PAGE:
With the eyes on the US presidential election and the second wave of Covid-19, investors around the world can be forgiven if they have missed two important warnings from emerging markets.
However, with the election (almost) out of the way, it may be time to go through the rest of the news flow and think properly about the two events that may have been overlooked: the postponing of the world’s biggest stock listing (China’s Ant Group), and the firing of the governor of the Turkish central bank.
These may seem like two very different events, but they have something in common: they were both orchestrated by undemocratic regimes run by strongmen who used the state to showcase their power.
Ant Group, Alibaba’s financial business, was supposed to be listed in Shanghai and Hong Kong last week in an initial public offering (IPO) that had been estimated to raise around $37 billion, making it the world’s biggest IPO.
But two days before the IPO was due to take place, the head of the business, outspoken businessman Jack Ma, was called in for questioning by regulators, and China changed the rules on financial technology.
“This material event may cause your company to fail to meet the issuance and listing conditions or information disclosure requirements,” the Shanghai Stock Exchange said in a statement sent to the company and its underwriters. “Our exchange has decided to postpone the listing of your company.”
The underwriters of the Ant Group IPO included US investment banks that are well known internationally, such as Goldman Sachs and JP Morgan.
According to the new rules, internet platforms will have to provide at least 30% of the funding for the loans they extend to customers and to cap loans at around $44,500 or a third of the borrower’s annual salary, whichever is lower, the Financial Times reported.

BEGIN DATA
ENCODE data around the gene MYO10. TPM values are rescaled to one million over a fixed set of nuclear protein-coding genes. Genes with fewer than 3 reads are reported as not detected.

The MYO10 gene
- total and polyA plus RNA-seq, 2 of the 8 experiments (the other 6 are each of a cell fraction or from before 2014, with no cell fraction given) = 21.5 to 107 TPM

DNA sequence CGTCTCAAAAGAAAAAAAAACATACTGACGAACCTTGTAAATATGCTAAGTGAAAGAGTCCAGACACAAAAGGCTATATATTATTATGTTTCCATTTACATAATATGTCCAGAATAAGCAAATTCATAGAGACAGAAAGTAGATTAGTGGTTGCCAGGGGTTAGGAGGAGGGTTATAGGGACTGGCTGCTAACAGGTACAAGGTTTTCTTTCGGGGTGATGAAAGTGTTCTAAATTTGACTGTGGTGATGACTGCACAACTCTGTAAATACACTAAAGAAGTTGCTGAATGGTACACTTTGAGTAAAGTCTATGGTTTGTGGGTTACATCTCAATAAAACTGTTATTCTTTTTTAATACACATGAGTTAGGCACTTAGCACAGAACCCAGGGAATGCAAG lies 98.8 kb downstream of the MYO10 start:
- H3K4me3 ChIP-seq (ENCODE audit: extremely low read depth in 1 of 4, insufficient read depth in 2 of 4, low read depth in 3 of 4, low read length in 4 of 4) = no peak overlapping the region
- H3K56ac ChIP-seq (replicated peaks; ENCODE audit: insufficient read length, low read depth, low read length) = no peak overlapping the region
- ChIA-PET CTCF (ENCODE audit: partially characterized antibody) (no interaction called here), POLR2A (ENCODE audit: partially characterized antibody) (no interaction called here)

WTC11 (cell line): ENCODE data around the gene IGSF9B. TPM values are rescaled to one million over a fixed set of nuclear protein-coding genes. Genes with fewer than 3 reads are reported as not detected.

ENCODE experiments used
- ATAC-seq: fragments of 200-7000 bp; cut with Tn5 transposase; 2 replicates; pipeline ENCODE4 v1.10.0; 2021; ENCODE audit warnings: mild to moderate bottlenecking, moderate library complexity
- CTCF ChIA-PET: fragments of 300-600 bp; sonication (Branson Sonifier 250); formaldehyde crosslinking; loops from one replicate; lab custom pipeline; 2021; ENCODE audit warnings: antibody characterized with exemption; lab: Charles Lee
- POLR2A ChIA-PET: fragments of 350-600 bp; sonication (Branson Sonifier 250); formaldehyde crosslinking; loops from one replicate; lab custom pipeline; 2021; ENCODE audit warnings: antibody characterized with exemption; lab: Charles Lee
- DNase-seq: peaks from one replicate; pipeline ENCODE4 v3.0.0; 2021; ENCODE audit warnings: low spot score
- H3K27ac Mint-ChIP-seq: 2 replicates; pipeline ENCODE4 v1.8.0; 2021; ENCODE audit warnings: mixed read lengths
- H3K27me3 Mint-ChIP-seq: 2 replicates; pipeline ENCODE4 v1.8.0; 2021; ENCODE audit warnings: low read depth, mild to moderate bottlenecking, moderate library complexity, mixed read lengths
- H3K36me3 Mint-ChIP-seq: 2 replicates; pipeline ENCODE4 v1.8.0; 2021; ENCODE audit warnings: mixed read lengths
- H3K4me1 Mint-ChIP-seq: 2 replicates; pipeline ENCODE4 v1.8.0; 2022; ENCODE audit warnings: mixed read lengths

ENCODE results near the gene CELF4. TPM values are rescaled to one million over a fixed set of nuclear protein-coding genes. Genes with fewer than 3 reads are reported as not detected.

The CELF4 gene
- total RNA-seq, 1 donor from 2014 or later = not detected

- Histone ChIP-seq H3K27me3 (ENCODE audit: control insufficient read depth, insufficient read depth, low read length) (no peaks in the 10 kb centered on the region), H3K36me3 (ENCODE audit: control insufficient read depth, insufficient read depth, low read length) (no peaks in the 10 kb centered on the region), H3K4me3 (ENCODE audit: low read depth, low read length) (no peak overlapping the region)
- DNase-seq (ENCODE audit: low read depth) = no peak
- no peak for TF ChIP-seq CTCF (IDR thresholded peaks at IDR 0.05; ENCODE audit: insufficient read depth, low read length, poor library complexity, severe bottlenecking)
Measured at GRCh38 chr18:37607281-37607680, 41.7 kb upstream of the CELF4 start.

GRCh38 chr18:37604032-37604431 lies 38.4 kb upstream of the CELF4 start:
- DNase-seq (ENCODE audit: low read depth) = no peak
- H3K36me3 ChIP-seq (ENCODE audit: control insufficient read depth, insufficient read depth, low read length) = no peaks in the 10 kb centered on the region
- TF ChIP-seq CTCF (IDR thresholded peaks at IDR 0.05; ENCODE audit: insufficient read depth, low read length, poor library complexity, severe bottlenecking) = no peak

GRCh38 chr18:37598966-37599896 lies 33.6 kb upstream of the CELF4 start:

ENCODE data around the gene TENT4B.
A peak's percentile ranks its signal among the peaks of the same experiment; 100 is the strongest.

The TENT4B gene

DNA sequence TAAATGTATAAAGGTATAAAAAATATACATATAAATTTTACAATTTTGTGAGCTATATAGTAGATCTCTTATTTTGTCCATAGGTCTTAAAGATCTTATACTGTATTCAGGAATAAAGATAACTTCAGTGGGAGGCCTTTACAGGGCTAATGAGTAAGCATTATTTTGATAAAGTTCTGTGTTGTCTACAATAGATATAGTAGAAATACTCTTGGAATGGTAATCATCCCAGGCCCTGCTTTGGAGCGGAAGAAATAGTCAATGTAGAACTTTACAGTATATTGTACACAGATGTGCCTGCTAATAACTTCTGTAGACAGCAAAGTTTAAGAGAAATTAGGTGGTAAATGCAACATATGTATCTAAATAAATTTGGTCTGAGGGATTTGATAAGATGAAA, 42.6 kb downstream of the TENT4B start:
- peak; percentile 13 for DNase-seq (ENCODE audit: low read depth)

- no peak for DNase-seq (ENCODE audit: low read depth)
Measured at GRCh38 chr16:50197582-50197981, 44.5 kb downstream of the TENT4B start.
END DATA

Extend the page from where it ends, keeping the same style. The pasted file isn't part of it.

Ant Group funds only around 2% of its total loans currently, with the reminder coming from other sources such as banks. These changes could significantly affect its business model and its value, as the company would suddenly appear much riskier.
The intention behind changing the rules may be good – to rein in dangerous credit and try to stop a company that is too big to fail from, well, failing – but the timing of their announcement makes it look suspiciously like an attempt from the Chinese Communist Party to show Jack Ma who is boss.
Jack Ma is well known for his outspoken style and for not mincing his words. He is also very charismatic and well known and appreciated, both in China and abroad. He was becoming a danger for a communist regime which, as it has done in other countries that “enjoyed” its rein, has always attempted to clip the wings of those who dream too big.
Dictating to the central bank
Over in Turkey, the firing of the national bank governor was a less prominent event, but arguably no less significant for observers of emerging markets.
Murat Uysal, the governor of the central bank, was fired by presidential decree early Saturday morning, without any reason given by Turkish president Recep Tayyip Erdogan for his dismissal.
However, he did hike the key interest rate by two percentage points to 10.25% in September, and everybody knows Erdogan does not like interest rate increases.
Uysal had been only one year and four months into his four-year mandate, having been appointed after Erdogan fired his predecessor in July last year. The Turkish lira has fallen more than 30% versus the dollar year to date.
This move demonstrates that the Turkish central bank, despite being nominally independent, is anything but; Erdogan simply fires governors who refuse to do his bidding.
These are two important lessons for investors: yes, emerging markets are attractive for the higher yields they offer. But, in a world where more stable countries often offer negative yields, are the risks posed by unpredictable dictatorial decisions priced in appropriately?